This doesÂ do capitalization correction, but does notÂ do redirect detection. Â I’m debating if I want to do that by default or use another REST path since it requires another couple DB queries and is as such a little slower.
Like any new startup co-founder, I’mÂ obsessiveÂ about seeing how what we’re doing trickles out over the web. Â Being an RSS-warriorÂ today I went looking for a Google search to RSS converter and found FeedMySearch, which now, a few hours into using it seems to do quite well in pulling in new information about Directed Edge as it hits Google’s indexes.
Nifty tool. Â Anything that stops me from compulsive reloading is a win. Â Now back to implementing new features. Â 🙂
It’s an exciting day for us at Directed Edge.Â Today we’re finally putting our Wikipedia-based technology preview out there for people to play with.Â Before you click over to it, here’s a little about what you’re looking at.
As our name implies, we’re graph theory nerds.Â We look at the roughly 60 million links between the 2.5 million English Wikipedia pages, and with a few extra cues from the content, figure outÂ pages related to the current one and put that in a little box in the upper left (as evident from the image on our home page).Â In some cases, if we’re able to pick out what sort of page it is, we also drop in a second box with just other pages of the same type.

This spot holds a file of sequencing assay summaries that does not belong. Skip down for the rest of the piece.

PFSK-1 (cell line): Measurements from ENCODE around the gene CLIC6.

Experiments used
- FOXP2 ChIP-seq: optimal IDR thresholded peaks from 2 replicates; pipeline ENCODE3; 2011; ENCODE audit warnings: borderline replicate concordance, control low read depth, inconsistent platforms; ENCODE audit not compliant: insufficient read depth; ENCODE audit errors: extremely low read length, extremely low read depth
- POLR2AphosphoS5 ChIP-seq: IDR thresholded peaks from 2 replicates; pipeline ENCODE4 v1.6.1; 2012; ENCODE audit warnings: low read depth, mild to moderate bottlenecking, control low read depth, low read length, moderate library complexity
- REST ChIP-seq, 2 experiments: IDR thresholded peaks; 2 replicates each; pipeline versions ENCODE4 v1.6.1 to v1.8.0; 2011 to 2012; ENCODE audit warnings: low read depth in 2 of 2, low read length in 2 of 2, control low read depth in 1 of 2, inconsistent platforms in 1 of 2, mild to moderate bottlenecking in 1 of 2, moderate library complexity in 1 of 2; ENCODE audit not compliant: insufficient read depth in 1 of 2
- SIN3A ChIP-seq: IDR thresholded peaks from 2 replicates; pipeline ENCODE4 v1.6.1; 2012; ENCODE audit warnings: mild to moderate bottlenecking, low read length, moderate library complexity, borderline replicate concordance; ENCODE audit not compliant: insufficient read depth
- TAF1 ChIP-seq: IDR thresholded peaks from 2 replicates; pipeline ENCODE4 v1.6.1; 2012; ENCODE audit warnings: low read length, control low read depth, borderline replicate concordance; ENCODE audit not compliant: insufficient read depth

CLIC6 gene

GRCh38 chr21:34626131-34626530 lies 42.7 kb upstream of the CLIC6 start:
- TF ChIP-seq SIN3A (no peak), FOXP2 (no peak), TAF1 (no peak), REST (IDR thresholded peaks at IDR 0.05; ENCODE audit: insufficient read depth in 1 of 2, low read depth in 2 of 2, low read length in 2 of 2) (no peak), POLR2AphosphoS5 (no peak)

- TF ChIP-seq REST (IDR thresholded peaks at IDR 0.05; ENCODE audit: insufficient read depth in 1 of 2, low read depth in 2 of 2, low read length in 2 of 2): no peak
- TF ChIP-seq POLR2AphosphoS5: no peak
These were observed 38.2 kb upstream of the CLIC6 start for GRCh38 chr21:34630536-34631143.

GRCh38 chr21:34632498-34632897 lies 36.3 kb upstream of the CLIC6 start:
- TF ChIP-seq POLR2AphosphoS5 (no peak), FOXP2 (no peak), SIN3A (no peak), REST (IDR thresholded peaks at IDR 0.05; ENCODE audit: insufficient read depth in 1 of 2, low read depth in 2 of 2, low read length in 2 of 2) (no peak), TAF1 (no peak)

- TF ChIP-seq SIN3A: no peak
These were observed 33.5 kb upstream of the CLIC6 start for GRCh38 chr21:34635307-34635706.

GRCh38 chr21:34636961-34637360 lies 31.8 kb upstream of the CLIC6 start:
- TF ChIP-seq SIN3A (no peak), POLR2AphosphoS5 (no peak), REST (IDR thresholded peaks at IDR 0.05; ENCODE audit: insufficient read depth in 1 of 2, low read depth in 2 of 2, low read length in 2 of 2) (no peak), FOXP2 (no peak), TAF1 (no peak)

Finding related pages in Wikipedia isn’t fundamentally what Directed Edge is about.Â We’ve got a super-fast in-house graph storage system that makes it possible to do interesting stuff with graphs quickly, notably figure out which pages are related.Â We’ve already got a couple of pilot customers lined up and will be working with a more in the next weeks to analyze their sites and figure out how things are related there.Â We’ve got a prototype of our web-services API that they’ll be using to send us break-downs of how stuff’s connected on their site and we’ll send back what we hope are some pretty groovy recommendations.